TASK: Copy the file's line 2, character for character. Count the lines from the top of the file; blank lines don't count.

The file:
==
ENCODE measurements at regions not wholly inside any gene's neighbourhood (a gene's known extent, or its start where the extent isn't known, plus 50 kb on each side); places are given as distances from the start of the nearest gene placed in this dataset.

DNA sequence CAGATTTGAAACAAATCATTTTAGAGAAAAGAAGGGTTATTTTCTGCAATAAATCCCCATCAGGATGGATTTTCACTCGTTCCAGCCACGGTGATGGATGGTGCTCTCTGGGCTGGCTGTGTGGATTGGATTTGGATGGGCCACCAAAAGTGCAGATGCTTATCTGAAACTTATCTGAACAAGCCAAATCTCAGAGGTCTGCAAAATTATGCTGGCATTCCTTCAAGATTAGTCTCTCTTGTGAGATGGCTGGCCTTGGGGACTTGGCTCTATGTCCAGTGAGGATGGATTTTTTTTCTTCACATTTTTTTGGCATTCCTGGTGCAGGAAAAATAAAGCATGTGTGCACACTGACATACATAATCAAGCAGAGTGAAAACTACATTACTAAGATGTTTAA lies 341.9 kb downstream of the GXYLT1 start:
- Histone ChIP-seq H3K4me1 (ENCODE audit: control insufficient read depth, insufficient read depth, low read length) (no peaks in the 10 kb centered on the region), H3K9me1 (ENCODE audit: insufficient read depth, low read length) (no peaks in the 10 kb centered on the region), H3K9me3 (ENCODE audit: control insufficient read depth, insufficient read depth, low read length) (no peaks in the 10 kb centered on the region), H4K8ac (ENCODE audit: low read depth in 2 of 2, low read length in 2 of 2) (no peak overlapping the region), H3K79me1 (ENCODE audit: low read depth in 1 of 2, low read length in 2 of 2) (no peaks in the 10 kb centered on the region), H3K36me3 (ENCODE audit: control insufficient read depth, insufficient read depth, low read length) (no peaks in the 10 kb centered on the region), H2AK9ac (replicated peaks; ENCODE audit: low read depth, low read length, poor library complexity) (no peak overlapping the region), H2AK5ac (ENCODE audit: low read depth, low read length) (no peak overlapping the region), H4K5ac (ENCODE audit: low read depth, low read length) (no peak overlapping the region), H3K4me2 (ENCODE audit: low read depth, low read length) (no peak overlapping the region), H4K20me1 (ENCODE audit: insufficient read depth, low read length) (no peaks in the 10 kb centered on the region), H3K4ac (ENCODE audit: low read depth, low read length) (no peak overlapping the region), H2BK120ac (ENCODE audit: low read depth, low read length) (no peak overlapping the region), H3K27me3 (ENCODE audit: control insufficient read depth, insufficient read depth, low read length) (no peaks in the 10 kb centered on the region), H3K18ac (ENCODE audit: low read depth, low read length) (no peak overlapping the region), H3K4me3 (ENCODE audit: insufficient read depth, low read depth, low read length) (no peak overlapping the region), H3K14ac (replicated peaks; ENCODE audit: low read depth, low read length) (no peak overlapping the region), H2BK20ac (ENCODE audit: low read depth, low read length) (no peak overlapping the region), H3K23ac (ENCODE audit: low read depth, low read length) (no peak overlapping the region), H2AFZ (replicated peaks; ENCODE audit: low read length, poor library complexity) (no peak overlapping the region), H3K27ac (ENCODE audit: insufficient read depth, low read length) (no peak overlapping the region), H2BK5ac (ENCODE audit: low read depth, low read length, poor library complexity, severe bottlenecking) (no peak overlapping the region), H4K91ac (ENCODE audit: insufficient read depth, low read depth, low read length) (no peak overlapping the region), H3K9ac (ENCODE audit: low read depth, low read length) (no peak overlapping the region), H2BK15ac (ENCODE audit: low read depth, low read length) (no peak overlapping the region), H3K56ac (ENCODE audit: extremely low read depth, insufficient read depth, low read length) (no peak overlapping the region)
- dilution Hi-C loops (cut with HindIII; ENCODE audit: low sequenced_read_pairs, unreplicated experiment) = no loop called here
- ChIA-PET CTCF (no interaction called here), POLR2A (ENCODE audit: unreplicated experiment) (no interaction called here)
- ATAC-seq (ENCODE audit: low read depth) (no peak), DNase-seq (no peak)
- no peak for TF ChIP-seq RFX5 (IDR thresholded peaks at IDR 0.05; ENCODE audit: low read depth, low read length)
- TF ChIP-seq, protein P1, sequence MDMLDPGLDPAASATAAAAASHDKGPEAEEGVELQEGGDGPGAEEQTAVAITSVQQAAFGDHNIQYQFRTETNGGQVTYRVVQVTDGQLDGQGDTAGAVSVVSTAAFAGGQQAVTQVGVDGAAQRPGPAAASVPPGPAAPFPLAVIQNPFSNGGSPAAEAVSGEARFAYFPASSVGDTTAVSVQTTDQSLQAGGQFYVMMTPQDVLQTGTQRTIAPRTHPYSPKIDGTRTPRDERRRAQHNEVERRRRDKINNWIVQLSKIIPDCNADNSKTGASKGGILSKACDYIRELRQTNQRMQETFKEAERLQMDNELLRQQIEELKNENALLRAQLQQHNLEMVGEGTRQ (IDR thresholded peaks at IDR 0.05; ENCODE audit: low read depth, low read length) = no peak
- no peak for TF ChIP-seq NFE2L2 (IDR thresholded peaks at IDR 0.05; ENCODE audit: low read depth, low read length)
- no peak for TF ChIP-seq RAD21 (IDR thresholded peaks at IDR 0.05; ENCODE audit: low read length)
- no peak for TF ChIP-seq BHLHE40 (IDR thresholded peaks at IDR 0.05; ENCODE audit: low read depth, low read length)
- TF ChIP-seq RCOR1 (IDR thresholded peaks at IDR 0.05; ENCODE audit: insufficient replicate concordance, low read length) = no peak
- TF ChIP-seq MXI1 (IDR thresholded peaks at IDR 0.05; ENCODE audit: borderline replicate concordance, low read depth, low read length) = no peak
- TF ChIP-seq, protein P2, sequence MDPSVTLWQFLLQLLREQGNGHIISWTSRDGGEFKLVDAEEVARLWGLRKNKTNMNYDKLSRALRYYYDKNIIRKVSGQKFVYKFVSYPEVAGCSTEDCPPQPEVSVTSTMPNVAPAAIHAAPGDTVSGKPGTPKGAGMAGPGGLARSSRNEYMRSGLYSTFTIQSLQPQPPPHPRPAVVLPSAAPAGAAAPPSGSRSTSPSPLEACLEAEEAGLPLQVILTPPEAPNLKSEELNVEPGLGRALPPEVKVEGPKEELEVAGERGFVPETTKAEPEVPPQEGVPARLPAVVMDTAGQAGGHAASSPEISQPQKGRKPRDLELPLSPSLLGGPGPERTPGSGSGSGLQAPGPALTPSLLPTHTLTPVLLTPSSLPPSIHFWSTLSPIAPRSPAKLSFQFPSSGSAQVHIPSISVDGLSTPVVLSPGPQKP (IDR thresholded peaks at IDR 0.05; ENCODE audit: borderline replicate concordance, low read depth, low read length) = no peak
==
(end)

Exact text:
DNA sequence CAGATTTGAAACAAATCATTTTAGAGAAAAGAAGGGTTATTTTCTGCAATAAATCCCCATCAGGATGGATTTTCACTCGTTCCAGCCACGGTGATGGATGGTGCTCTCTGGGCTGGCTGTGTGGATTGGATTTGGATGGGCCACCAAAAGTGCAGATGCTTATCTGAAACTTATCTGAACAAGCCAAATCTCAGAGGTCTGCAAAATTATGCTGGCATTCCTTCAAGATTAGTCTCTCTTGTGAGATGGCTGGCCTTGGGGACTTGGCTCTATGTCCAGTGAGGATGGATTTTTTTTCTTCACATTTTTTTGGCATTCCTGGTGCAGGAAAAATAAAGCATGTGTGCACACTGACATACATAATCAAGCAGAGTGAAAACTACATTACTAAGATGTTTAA lies 341.9 kb downstream of the GXYLT1 start: